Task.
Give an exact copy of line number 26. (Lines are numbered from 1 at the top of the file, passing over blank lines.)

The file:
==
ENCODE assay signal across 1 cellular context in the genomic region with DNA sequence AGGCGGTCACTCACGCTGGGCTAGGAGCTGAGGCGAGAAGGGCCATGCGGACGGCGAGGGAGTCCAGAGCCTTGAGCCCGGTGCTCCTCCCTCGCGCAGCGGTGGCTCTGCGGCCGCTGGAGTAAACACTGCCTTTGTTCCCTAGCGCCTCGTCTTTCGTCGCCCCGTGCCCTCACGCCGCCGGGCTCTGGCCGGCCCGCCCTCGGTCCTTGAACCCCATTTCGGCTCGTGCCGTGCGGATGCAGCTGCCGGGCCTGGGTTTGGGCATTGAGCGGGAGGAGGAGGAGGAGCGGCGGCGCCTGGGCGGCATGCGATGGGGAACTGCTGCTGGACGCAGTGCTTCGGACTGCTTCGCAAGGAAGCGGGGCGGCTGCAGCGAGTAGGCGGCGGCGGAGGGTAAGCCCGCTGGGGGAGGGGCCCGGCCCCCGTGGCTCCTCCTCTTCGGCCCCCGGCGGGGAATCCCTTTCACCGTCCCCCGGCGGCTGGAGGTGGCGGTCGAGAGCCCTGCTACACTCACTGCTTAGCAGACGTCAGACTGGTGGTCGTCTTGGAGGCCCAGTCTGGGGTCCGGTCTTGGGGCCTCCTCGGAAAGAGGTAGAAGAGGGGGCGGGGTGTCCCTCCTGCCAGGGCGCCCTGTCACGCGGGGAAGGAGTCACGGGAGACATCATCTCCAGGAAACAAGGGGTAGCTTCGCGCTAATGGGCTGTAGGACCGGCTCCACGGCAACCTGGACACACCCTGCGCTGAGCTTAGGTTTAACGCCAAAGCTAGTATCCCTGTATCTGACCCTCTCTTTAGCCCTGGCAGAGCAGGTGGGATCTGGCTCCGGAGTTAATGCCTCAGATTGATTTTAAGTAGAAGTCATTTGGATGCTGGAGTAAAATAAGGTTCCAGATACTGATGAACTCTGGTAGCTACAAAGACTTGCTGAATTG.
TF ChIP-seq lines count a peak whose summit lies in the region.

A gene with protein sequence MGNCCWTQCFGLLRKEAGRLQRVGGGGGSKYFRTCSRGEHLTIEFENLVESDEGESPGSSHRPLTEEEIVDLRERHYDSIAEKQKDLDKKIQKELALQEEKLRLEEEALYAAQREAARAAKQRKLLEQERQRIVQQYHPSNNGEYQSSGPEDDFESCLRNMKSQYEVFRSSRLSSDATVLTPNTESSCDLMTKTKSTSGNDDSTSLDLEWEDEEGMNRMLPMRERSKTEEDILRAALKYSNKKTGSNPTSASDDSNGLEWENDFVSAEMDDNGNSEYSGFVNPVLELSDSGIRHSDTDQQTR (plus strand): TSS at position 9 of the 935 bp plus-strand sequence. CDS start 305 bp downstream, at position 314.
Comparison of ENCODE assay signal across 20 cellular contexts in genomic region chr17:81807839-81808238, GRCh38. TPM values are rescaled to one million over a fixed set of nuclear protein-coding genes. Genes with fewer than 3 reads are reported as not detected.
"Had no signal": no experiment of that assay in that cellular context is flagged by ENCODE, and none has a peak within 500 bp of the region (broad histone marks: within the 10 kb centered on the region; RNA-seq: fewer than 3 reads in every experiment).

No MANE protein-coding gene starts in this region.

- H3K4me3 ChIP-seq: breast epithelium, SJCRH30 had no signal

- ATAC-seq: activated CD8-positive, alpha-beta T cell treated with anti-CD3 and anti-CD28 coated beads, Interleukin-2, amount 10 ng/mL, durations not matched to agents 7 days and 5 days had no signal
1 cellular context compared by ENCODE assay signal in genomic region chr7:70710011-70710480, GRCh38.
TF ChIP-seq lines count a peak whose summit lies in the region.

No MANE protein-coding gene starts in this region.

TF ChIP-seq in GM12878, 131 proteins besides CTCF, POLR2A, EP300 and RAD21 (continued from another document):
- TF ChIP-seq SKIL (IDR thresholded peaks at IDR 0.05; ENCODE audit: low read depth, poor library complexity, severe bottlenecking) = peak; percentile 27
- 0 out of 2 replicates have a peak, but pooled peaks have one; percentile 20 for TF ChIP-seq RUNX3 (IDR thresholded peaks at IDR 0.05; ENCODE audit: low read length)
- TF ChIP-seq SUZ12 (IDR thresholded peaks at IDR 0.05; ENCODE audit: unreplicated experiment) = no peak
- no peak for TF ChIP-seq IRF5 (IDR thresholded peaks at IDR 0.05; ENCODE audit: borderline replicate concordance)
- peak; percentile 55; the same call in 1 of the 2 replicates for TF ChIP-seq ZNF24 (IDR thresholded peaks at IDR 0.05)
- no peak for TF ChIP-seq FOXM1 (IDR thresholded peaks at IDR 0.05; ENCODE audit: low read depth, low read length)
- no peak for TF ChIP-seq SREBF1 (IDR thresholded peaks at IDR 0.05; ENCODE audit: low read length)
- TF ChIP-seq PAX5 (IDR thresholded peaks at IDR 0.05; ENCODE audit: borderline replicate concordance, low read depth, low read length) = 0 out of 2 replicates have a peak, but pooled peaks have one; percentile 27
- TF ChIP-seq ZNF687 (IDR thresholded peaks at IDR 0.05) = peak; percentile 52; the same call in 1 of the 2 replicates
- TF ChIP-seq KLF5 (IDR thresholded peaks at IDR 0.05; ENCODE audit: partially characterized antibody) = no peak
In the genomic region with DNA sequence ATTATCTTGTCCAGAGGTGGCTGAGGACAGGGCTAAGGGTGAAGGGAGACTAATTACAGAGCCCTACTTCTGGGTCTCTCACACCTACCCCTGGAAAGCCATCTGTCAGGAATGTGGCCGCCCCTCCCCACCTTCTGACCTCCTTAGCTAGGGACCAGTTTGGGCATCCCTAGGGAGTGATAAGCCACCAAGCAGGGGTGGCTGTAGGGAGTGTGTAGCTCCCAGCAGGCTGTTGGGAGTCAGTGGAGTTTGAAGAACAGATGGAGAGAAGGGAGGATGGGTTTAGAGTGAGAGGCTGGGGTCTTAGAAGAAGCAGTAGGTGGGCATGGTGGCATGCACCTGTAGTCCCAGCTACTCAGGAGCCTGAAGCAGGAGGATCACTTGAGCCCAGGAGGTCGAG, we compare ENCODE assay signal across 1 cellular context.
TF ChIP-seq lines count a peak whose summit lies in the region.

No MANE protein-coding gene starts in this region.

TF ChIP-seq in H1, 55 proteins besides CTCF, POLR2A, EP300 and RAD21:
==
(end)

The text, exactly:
TF ChIP-seq in H1, 55 proteins besides CTCF, POLR2A, EP300 and RAD21: